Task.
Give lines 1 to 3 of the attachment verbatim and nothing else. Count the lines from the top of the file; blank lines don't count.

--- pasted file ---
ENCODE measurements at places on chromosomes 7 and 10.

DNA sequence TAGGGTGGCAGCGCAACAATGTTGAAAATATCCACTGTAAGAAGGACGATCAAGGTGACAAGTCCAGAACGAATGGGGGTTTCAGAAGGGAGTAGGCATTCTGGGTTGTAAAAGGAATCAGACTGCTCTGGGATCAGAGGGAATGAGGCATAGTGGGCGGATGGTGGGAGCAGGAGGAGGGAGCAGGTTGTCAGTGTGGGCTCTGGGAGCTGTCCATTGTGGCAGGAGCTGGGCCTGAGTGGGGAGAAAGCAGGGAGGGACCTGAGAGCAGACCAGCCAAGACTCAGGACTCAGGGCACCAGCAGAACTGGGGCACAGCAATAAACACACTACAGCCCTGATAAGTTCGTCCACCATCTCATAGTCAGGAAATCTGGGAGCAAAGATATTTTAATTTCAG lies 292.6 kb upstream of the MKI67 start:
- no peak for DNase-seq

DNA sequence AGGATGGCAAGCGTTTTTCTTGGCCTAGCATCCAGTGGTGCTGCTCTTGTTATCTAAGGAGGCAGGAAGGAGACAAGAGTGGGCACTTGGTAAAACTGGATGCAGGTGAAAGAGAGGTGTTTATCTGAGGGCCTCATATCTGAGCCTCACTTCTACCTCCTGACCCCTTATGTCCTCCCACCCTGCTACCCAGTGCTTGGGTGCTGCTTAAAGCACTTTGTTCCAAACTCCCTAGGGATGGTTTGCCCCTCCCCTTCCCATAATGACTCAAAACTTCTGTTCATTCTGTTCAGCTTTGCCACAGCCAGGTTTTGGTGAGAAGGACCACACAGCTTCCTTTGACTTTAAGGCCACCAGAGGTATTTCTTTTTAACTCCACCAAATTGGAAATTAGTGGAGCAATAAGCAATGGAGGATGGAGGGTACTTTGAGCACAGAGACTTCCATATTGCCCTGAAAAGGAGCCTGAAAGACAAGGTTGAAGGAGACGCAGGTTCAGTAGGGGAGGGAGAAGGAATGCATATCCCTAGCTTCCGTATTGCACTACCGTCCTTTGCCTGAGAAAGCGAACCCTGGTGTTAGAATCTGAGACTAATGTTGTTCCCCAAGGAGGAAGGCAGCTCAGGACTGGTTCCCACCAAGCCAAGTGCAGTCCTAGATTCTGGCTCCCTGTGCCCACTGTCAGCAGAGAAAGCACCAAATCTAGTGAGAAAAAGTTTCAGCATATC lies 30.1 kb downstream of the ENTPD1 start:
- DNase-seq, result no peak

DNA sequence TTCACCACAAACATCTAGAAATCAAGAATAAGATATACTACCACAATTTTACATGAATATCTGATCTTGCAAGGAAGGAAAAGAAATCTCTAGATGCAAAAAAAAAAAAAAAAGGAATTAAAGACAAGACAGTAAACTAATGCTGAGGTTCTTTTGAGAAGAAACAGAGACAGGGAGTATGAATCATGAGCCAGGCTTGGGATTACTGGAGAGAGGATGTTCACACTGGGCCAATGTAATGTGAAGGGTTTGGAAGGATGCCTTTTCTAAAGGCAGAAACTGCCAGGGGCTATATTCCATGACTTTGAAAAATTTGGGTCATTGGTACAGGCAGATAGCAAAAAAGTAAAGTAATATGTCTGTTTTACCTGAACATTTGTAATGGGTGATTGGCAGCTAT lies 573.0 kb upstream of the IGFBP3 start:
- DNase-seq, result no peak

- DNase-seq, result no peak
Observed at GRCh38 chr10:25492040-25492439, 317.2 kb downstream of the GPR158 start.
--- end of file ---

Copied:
ENCODE measurements at places on chromosomes 7 and 10.

DNA sequence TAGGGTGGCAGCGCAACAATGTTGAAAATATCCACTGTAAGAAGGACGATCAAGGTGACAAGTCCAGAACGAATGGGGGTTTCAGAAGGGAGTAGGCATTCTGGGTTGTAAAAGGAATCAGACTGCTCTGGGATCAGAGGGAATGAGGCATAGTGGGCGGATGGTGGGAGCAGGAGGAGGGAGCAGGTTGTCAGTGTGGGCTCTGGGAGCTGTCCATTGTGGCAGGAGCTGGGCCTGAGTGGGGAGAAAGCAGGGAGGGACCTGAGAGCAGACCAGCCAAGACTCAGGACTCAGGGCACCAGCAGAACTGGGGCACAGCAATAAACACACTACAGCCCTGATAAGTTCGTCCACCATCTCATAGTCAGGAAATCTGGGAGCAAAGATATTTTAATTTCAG lies 292.6 kb upstream of the MKI67 start:
- no peak for DNase-seq